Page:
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It's a Family Affair

One if the best features of my house in Santa Cruz is its proximity to the home of SALIF KONÉ. Safely cocooned in my room, I can hear him and his friends practicing balafon and singing late into the evening. It's the best lullaby anyone could ever ask for.

The fourth Koné to emigrate to Santa Cruz from Burkina Faso, Salif developed his prodigious vocal and percussive talents in the NATIONAL BALLET OF BURKINA FASO, a internationally recognized group started by his father. In addition to rocking his back porch on a nightly basis, Salif also appears with a number of local groups, including SOL CARIBE.

It was to my great surprise and enjoyment that when I entered Moe's Alley last Saturday night, the first thing I heard was Salif's djembe, echoing through the packed house, announcing the return of UNIVERSAL LANGUAGE to the stage.

"I was happy to find that we still knew how to play all the songs," said RENZO STAIANO, guitarist and tres player for the band. "I guess we all still had residual memories from the recording process. Following recording sessions for the latest record, we all took off for various parts of the world, and we only really got together in the last few days to rehearse."

This time off did not diminish the power of Universal Language's delivery in the slightest. Playing a mixture of tunes mostly drawn from their new CD, ¡Revolución!, the band is in fine form. In fact, with the addition of GIANNI STAIANO and JOEL FORD to the group, the band sounds bigger, better and tighter than it ever has. Gianni's tasteful accompaniment on the Rhodes and solid soloing took some of the chordal pressure off the stringed instruments, allowing his brother Renzo and vocalist MOSHE VILOZNY to concentrate on leaner, more interesting riffs and motives throughout the tunes. The horn section was also strong throughout the evening, and the improvised horn arrangements were a special treat.

Like the DAILY SHOW, Universal Language is more interesting and compelling when the political news is really grim. Cuts like "Eli," "Adelante" and "Revolución" speak to the idiocy of our government, the narrow-mindedness of racism and the failure of communication on a global scale. It also encourages dancing, which is a good thing, because the crowd at Moe's was definitely in the mood to gyrate.

As the evening wore on, the group continued to turn up the intensity, working through material based on African, Caribbean and Central American song forms. ETHAN SANCHEZ, NATE FREDRICKS and DAVID 'PACHA' ALVAREZ were grooving hard throughout the evening, solidly supporting the instrumental pyrotechnics of the other members of the band and looking thoroughly amused in the process. With additional percussion supplied by Gianni, JOHN CAVANAUGH and Ford, the groove was thick, viscous and irresistible. By the third set, when LENO SANCHEZ, Ethan's uncle, hopped up onstage, there was not a solitary set of feet in the house. Welcome back, gents, it's good to see you.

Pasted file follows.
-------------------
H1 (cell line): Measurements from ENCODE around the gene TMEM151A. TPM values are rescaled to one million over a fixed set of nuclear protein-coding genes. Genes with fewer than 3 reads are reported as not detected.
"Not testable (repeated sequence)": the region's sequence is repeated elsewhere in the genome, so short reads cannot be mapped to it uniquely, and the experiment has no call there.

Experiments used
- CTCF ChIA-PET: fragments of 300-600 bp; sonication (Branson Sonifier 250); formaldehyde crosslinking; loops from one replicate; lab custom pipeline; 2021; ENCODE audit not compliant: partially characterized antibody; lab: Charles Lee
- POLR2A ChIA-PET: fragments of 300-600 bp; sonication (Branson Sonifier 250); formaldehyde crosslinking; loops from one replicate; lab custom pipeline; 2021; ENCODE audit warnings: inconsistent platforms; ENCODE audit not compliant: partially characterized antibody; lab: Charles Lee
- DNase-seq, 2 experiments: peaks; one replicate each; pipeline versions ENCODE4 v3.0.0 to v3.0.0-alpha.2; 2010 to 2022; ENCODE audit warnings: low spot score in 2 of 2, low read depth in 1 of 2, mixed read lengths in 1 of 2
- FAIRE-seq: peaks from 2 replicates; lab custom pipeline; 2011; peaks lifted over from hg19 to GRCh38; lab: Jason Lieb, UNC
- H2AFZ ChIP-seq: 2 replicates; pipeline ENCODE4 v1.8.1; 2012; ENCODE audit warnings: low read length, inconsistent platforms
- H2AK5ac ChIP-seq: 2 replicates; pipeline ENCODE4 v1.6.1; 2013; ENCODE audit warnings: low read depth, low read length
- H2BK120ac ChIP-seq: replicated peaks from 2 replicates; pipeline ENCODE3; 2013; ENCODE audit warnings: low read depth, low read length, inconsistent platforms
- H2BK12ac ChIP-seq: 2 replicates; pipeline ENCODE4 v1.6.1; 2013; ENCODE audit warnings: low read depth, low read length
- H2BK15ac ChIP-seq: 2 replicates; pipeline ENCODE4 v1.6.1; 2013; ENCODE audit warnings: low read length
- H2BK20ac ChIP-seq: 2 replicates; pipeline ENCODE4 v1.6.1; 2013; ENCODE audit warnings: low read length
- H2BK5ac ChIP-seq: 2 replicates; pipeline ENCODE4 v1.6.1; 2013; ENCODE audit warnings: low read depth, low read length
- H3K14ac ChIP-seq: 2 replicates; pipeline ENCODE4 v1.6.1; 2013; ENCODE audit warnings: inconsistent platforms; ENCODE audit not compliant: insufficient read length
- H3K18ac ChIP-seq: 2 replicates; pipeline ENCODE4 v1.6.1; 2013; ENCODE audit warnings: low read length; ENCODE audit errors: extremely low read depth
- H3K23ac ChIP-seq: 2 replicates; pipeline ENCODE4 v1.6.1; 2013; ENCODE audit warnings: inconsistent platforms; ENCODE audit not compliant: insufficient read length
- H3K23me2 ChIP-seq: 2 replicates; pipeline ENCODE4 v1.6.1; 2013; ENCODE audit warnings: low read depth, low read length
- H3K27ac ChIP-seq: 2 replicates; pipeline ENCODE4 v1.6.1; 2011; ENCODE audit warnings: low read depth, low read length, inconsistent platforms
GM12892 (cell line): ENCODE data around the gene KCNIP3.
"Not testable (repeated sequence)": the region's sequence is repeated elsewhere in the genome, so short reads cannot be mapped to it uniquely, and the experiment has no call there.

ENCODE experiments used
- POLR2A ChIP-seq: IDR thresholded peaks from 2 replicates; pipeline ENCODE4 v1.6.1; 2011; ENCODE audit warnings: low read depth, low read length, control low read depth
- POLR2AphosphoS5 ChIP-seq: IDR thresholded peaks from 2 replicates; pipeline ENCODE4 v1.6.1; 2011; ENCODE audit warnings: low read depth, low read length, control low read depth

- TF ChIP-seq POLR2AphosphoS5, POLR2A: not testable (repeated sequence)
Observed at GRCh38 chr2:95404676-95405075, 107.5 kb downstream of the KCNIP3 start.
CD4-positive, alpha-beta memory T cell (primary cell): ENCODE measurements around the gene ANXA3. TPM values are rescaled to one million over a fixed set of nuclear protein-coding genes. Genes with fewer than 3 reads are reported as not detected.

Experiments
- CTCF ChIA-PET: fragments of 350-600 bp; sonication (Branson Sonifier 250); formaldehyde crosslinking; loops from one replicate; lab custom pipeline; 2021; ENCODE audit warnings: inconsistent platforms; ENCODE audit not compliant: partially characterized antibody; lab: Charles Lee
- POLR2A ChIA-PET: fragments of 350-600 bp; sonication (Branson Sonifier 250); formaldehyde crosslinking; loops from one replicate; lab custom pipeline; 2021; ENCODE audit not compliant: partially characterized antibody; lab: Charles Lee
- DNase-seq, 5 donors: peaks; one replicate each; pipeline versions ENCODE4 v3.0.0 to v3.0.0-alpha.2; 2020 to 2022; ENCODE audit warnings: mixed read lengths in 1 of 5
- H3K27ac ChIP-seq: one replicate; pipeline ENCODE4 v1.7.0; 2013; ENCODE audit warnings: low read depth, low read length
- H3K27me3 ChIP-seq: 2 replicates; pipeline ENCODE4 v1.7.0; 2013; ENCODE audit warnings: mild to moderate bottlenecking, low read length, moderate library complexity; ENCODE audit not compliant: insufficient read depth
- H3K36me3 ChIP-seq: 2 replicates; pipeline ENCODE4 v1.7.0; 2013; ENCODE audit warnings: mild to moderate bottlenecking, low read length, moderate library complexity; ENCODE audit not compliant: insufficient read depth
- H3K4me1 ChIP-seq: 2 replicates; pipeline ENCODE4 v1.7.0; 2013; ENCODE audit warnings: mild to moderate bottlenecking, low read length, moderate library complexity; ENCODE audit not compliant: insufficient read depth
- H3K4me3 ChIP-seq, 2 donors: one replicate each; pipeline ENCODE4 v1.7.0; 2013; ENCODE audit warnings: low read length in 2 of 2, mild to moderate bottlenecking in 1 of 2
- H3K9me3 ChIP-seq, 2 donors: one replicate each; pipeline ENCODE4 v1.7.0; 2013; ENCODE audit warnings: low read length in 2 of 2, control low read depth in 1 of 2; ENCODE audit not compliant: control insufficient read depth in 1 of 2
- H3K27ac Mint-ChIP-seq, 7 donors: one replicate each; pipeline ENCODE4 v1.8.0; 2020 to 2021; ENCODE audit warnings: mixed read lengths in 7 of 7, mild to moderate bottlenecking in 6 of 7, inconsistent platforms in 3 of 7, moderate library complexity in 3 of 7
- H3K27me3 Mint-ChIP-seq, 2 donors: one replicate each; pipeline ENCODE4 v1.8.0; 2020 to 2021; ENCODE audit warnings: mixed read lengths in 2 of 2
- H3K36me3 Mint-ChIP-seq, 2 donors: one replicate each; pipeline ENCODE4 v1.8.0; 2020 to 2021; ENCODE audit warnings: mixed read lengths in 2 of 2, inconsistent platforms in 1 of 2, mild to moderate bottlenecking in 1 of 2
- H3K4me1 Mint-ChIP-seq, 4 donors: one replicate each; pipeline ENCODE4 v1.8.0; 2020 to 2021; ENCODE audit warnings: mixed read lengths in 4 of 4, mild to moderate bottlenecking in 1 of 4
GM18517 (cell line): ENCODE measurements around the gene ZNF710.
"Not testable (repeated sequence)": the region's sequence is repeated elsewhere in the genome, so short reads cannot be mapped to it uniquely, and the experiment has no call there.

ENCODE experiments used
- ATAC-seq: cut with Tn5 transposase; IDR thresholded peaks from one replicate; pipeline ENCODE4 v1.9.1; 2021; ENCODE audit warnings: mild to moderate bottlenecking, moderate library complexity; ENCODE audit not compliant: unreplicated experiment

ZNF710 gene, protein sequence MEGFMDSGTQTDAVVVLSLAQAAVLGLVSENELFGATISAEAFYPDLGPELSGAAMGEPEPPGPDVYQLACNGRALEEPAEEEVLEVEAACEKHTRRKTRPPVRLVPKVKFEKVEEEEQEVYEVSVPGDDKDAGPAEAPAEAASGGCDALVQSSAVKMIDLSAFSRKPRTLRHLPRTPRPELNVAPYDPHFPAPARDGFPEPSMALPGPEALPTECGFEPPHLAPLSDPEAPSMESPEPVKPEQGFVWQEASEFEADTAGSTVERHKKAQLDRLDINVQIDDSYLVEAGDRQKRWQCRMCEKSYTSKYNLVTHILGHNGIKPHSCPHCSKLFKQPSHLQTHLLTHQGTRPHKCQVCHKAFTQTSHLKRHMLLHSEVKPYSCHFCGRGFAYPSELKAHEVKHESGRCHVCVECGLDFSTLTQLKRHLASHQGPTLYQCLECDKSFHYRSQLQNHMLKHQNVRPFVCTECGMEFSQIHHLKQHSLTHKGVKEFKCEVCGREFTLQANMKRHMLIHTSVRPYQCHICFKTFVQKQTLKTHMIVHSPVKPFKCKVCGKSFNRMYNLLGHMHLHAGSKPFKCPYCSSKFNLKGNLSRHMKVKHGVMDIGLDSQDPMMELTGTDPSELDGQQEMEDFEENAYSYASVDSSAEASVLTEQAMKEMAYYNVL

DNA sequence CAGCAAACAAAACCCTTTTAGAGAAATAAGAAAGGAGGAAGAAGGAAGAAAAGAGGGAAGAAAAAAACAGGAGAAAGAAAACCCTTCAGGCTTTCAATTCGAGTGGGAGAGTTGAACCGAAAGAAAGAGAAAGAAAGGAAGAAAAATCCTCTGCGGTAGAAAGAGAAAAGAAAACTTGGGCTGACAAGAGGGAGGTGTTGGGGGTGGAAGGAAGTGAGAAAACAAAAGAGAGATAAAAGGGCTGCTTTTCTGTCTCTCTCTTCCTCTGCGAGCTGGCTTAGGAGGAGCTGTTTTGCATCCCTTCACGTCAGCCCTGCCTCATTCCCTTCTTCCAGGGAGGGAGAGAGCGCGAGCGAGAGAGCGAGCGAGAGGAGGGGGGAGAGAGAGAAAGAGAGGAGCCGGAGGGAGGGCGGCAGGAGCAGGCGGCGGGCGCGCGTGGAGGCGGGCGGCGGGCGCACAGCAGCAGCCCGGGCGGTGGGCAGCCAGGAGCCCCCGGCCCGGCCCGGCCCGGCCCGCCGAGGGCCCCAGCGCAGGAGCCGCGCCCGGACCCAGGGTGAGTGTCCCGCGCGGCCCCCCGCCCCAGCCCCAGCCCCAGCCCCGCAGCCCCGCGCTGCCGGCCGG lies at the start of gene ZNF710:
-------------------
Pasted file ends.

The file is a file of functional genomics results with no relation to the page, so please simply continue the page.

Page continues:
Peter Koht

Even Still

It's pretty safe to say that nobody knew quite what to expect when MINOR THREAT and FUGAZI frontman IAN MACKAYE and his partner AMY FARINA showed up at the Rio Theatre on Valentine's Day, but a crowd of about 200 smooshed themselves into the lobby anyway, where the Evens insisted on playing, to find out what this duo was about. It turned out to be one of the most surprisingly delicate and intimate shows I've ever seen--like a house show, but with a punk rock icon on the stage. Weird. And with only a baritone guitar, a drum set, an effects machine and their voices, the duo produced a remarkably varied blend of personal, uplifting, climb-every-mountain, fuck-all-these-governors, pat-ourselves-on-the-back and subvert-the-power-of-double-speak indie rock. That, together with the between song banter, in which Farina was comfortably misanthropic while MacKaye delivered didactic but friendly monologues in front of a pin-drop-silent audience, made for a peculiarly refreshing sense of immediacy not found at your average rock show. And who else could possibly tell hilarious anecdotes about BAD BRAINS' HR recording vocal tracks outside by himself, scaring small children passing by? You had to be there.

Mike Connor

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From the March 2-9, 2005 issue of Metro Santa Cruz.

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